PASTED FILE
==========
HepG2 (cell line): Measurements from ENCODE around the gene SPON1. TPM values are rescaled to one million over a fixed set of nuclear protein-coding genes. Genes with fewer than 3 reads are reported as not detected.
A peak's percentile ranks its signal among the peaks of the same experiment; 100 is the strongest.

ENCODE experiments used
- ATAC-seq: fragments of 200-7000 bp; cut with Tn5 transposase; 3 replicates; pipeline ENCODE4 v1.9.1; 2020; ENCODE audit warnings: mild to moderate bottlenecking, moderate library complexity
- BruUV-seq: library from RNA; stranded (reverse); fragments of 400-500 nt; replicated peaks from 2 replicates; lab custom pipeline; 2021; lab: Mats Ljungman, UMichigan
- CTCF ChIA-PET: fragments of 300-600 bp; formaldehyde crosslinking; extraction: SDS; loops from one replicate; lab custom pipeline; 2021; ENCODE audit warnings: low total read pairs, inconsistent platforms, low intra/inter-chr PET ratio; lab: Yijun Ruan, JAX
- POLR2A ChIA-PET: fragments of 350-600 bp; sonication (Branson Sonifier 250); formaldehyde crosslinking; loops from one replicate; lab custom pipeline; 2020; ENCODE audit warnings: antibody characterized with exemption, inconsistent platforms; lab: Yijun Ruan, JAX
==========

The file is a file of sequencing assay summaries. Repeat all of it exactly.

HepG2 (cell line): Measurements from ENCODE around the gene SPON1. TPM values are rescaled to one million over a fixed set of nuclear protein-coding genes. Genes with fewer than 3 reads are reported as not detected.
A peak's percentile ranks its signal among the peaks of the same experiment; 100 is the strongest.

ENCODE experiments used
- ATAC-seq: fragments of 200-7000 bp; cut with Tn5 transposase; 3 replicates; pipeline ENCODE4 v1.9.1; 2020; ENCODE audit warnings: mild to moderate bottlenecking, moderate library complexity
- BruUV-seq: library from RNA; stranded (reverse); fragments of 400-500 nt; replicated peaks from 2 replicates; lab custom pipeline; 2021; lab: Mats Ljungman, UMichigan
- CTCF ChIA-PET: fragments of 300-600 bp; formaldehyde crosslinking; extraction: SDS; loops from one replicate; lab custom pipeline; 2021; ENCODE audit warnings: low total read pairs, inconsistent platforms, low intra/inter-chr PET ratio; lab: Yijun Ruan, JAX
- POLR2A ChIA-PET: fragments of 350-600 bp; sonication (Branson Sonifier 250); formaldehyde crosslinking; loops from one replicate; lab custom pipeline; 2020; ENCODE audit warnings: antibody characterized with exemption, inconsistent platforms; lab: Yijun Ruan, JAX